However, as the world order shifts from the West to the East and economies like China and India continue to rise, the IOR has become a crucial point of geopolitical churning. This increasing importance has placed Sri Lanka under a significant spotlight. Located strategically between the Strait of Malacca, the Strait of Hormuz, and the Strait of Bab-el-Mandeb, countries are trying to woo the island nation to increase their presence and secure their supply chains and crucial sea lines of communications. 

Map 1. Sri Lanka’s positioning  


Source: Google Maps

Regional security: The makers and the shapers 

China’s geopolitical aspirations and economic growth increased its presence in the IOR since the early 2000s. This coincided with Sri Lanka’s isolation during the final phase of the Eelam war and its search for new partners for post-war development. For China, Sri Lanka offered a crucial geopolitical and economic footing. It assisted the country with several mega-infrastructure and connectivity projects that were institutionalised with the launch of the Belt and Road Initiative (BRI). From 2005-2019, Chinese FDI culminated to US$5 billion, and finance (loans) increased from 0.45 billion in 2006 to 12 billion in 2019. Extensive borrowing with low prospects of returns also compelled Sri Lanka to offer the strategic Hambantota port and the Colombo Port City (CPC) project on a lease to China for 99 years (see Map 2). This economic leverage has increased Chinese presence in the region and compelled subsequent governments to be sensitive to its interests and aspirations. Multiple episodes of Chinese submarines and spy ships docking in the country illustrate how Beijing weaponises its investments and debt-restructuring negotiations to militarise the IOR. Even today, Sri Lanka owes nearly US$7 billion to Beijing—the highest amongst all the bilateral creditor.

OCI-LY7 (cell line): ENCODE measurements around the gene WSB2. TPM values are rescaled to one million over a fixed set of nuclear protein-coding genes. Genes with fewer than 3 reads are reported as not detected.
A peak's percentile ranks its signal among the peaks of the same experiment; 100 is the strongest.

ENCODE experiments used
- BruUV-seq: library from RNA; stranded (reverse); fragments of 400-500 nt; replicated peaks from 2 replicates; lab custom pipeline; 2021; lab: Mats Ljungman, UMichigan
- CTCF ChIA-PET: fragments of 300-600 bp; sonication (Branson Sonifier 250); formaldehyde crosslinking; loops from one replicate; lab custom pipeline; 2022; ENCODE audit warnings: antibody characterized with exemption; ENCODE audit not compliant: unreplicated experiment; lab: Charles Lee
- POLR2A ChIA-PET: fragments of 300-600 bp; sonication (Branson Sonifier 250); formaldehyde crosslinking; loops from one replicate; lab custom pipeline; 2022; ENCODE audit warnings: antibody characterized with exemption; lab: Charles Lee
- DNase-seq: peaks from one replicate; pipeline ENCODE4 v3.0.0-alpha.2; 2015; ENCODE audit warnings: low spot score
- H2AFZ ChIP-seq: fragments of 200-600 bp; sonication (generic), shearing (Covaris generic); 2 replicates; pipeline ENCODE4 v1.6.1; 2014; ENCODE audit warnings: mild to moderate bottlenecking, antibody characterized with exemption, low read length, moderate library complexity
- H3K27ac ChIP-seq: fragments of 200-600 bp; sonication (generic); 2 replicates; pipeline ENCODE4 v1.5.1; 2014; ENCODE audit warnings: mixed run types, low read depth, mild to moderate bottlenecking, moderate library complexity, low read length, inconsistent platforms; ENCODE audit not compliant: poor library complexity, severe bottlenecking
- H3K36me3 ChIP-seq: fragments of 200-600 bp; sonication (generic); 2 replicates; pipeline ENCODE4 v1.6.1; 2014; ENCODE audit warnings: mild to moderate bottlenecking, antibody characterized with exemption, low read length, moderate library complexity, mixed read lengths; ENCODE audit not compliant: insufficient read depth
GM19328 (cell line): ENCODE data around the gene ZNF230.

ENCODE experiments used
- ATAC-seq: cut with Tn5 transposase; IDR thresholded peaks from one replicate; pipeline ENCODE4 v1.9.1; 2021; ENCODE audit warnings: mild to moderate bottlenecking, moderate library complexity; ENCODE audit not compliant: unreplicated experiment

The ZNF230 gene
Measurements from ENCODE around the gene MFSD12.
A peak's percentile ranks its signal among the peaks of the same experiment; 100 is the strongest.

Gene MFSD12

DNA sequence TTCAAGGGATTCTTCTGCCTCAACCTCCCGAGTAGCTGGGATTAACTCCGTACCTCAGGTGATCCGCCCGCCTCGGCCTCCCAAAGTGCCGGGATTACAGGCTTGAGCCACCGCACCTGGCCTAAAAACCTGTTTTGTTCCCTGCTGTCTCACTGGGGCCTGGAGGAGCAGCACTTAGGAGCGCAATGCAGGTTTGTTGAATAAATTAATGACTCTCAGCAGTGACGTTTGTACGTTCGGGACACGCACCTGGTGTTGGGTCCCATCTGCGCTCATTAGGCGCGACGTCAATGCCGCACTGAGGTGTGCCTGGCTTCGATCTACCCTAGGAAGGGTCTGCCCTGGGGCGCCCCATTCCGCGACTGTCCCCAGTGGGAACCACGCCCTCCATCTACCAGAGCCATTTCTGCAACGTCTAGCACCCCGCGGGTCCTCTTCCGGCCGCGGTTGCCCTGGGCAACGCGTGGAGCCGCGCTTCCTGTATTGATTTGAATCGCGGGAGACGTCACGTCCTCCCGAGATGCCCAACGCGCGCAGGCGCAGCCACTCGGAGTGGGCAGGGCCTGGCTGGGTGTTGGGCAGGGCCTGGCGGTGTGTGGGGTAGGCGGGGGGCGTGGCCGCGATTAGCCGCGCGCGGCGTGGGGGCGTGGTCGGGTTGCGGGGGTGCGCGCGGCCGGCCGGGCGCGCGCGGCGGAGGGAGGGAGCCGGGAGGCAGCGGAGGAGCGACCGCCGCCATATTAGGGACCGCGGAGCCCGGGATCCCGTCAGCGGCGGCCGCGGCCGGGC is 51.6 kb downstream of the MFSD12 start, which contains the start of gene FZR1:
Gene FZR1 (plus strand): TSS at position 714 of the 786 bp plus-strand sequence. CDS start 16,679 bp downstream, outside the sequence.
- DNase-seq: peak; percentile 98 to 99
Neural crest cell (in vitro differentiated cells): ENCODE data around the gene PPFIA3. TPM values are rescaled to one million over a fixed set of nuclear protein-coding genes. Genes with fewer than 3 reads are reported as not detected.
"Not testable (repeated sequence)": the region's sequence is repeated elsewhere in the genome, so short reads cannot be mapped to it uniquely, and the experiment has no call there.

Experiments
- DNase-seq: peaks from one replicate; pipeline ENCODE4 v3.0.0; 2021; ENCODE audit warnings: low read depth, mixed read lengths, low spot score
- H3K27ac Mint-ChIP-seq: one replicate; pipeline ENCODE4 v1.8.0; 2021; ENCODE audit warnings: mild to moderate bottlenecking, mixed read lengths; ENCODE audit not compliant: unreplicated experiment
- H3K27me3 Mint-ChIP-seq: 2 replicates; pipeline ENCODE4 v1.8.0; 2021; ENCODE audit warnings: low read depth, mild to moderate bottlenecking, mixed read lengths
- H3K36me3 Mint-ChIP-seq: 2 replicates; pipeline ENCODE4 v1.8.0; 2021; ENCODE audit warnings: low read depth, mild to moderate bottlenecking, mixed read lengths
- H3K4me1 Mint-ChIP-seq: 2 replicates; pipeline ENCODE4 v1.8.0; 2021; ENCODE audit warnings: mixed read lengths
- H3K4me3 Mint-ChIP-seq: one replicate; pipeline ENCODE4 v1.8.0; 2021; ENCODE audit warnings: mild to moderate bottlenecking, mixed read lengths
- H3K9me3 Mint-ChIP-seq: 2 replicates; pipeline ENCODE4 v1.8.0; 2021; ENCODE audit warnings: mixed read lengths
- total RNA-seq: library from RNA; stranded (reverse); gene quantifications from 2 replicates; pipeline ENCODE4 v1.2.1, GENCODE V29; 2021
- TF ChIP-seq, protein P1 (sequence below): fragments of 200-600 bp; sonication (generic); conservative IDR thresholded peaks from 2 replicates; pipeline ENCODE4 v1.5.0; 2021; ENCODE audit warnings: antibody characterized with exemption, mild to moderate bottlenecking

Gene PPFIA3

China’s geopolitical aspirations and economic growth increased its presence in the IOR since the early 2000s. This coincided with Sri Lanka’s isolation during the final phase of the Eelam war and its search for new partners for post-war development.

On the other hand, India, a traditional player in the region, has also increased its presence in Sri Lanka. The last two decades have witnessed China’s economic influence, political networks, and investments push back against India, with the Sri Lankan government seldom respecting Indian sensitivities. It was also due to the Rajapaksa brothers’ (2005–2015; 2019–2022) preference to work with China for domestic and economic reasons. However, the onset of the economic crisis in late 2021 saw India offering assistance of US$4.5 billion. It used the opportunity to increase its presence, influence, and connectivity with Sri Lanka. For instance, India will be operating the West Container Terminal of the Colombo port—adjacent to CPC, managing an airport in Hambantota, and likely running three more airports. India is also developing oil tanks in Trincomalee—another strategic city, and developing it as a regional hub. Other countries like the United States (US), Japan, France, Russia, and Australia have also increased their presence in the country to have a stake in the evolving great power politics. The US has also offered nearly US$500 million to help India develop the West Container Terminal.